It has been proposed that the presence of enduring, idiopathic negative symptoms define a group of patients with a disease (deficit schizophrenia, DS) that is separate from other forms of schizophrenia (nondeficit schizophrenia, NDS). Although several findings support this hypothesis, the possibility that DS represents the severe end of a single schizophrenia continuum cannot be excluded yet. We testedthe hypothesis that DS and NDS differrelative to event-related potentials (ERPs). Amplitude, scalp topography and cortical sources of the ERP components were assessed in clinically stable DS and NDS outpatients and in matched healthy subjects (HCS). Twenty subjects per group were recruited. Among the subjectswho completed the target detection task, there were no group differencein accuracy. For N1, only patients with DS, as compared with HCS, showed an amplitude reduction over the scalp central leads and a reduced current source density in cingulate and parahippocampal gyrus. For P3, only patients with NDS, as compared with HCS, showed a lateralized amplitude reduction over the left posterior regions and reduced current source density in left temporal and bilateral frontal, cingulate and parietal areas. The DS and NDS groups differed significantly from each other with regard to N1 amplitude and topography, as well as P3 amplitude and cortical sources. The N1 was affected in DS but not in NDS patients,whereas P3 was affected in NDS only. This double dissociation is consistent with the hypothesis that DS represents a separate disease entity within schizophrenia.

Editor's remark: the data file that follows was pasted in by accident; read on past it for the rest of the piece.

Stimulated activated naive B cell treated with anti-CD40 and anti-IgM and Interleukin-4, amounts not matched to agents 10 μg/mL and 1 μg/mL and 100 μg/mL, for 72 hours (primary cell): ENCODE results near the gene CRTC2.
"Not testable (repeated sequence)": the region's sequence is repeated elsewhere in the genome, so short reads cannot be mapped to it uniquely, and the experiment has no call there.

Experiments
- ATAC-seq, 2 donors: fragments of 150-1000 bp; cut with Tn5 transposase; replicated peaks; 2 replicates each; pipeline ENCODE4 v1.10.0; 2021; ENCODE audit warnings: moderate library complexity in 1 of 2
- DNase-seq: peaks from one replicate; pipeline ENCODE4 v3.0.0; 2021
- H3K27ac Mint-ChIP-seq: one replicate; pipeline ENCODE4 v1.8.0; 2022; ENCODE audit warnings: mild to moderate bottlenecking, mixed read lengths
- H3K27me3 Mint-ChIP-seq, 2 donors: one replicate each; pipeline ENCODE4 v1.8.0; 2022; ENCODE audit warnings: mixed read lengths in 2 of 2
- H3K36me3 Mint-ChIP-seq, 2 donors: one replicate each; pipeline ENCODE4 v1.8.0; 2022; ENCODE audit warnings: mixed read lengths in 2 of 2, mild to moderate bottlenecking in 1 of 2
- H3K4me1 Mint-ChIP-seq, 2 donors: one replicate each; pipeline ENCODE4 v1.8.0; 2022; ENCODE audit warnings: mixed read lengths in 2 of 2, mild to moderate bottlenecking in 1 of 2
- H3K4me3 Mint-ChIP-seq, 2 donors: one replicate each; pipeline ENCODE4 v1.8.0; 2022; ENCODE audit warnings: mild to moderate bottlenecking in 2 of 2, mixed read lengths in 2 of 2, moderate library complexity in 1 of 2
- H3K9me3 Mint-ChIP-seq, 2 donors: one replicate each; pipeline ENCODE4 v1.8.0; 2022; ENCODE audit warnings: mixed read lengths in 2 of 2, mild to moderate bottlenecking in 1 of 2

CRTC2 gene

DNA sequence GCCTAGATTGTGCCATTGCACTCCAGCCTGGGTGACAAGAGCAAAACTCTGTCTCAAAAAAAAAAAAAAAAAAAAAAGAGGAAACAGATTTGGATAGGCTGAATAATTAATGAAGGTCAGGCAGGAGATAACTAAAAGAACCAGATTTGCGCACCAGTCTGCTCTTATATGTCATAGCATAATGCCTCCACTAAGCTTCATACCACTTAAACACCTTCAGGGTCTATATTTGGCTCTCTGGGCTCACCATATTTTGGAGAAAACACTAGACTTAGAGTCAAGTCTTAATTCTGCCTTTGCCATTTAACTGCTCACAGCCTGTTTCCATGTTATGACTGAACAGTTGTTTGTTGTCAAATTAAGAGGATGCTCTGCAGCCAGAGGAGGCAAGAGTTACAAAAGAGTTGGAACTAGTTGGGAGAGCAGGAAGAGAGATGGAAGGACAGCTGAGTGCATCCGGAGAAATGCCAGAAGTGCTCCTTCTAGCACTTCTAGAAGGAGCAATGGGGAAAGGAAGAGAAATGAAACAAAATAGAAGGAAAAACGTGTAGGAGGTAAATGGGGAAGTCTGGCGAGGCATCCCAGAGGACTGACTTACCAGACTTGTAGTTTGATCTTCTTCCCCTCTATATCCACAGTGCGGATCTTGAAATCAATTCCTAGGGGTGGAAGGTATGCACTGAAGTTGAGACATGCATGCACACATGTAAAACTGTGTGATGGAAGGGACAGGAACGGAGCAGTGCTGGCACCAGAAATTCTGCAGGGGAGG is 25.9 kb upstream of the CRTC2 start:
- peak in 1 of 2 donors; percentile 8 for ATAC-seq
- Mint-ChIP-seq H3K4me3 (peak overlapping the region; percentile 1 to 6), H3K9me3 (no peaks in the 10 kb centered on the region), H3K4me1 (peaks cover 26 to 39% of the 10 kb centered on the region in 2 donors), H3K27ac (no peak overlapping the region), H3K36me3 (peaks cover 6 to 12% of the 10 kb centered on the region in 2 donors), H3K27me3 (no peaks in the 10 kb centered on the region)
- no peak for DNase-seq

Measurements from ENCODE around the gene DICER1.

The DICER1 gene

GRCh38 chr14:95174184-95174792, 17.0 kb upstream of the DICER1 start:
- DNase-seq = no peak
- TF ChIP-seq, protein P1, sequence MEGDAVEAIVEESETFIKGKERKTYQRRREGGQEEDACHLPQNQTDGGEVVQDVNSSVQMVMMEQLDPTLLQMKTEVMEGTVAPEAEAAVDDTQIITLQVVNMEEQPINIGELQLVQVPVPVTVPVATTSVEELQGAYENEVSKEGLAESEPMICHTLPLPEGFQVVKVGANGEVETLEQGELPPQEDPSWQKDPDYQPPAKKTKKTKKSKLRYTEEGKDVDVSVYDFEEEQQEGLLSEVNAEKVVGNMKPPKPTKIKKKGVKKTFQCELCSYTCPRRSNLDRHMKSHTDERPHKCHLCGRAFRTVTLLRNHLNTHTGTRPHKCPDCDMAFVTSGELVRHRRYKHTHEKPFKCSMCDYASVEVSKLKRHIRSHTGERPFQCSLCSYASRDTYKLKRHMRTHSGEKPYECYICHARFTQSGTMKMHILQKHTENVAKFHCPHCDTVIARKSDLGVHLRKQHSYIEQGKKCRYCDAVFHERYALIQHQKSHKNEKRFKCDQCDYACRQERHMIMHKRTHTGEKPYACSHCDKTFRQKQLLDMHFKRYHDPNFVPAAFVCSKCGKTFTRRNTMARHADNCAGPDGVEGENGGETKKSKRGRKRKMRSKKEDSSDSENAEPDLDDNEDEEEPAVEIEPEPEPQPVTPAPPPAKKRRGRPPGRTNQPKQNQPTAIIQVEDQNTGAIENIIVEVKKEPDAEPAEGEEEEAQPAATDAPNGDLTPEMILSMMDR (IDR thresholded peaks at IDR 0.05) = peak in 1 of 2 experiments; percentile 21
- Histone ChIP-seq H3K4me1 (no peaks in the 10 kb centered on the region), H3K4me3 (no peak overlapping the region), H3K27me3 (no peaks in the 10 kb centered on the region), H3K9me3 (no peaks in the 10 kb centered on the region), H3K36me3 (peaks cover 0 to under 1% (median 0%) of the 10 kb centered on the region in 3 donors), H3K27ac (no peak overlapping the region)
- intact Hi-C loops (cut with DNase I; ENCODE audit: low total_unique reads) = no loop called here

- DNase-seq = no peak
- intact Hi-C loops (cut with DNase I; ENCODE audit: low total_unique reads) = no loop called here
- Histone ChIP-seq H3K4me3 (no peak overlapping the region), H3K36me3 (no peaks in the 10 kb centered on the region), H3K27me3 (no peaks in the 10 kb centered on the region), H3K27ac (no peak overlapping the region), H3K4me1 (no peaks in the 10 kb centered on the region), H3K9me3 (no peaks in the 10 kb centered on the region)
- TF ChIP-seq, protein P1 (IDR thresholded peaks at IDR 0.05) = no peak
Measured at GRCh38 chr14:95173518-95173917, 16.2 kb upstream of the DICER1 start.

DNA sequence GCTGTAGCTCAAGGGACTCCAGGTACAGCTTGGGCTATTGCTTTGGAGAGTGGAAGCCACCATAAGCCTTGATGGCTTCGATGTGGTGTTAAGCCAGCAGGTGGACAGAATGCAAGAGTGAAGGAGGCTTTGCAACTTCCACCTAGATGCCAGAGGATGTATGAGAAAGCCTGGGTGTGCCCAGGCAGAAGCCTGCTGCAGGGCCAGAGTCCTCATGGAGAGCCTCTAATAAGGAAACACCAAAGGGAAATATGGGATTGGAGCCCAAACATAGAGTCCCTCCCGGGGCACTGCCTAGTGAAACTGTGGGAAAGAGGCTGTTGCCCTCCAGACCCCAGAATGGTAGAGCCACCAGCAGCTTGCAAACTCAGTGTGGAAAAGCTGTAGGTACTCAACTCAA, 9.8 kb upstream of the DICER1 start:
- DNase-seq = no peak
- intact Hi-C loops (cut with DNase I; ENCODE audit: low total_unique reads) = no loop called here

Double dissociation of N1 and P3 abnormalities in deficit and nondeficit schizophrenia

MUCCI, Armida;GALDERISI, Silvana;BUCCI, Paola;VOLPE, Umberto;CATAPANO, Francesco;MAJ, Mario
2007

Abstract

It has been proposed that the presence of enduring, idiopathic negative symptoms define a group of patients with a disease (deficit schizophrenia, DS) that is separate from other forms of schizophrenia (nondeficit schizophrenia, NDS). Although several findings support this hypothesis, the possibility that DS represents the severe end of a single schizophrenia continuum cannot be excluded yet. We testedthe hypothesis that DS and NDS differrelative to event-related potentials (ERPs). Amplitude, scalp topography and cortical sources of the ERP components were assessed in clinically stable DS and NDS outpatients and in matched healthy subjects (HCS). Twenty subjects per group were recruited. Among the subjectswho completed the target detection task, there were no group differencein accuracy. For N1, only patients with DS, as compared with HCS, showed an amplitude reduction over the scalp central leads and a reduced current source density in cingulate and parahippocampal gyrus. For P3, only patients with NDS, as compared with HCS, showed a lateralized amplitude reduction over the left posterior regions and reduced current source density in left temporal and bilateral frontal, cingulate and parietal areas. The DS and NDS groups differed significantly from each other with regard to N1 amplitude and topography, as well as P3 amplitude and cortical sources. The N1 was affected in DS but not in NDS patients,whereas P3 was affected in NDS only. This double dissociation is consistent with the hypothesis that DS represents a separate disease entity within schizophrenia.
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Utilizza questo identificativo per citare o creare un link a questo documento: https://hdl.handle.net/11591/197753
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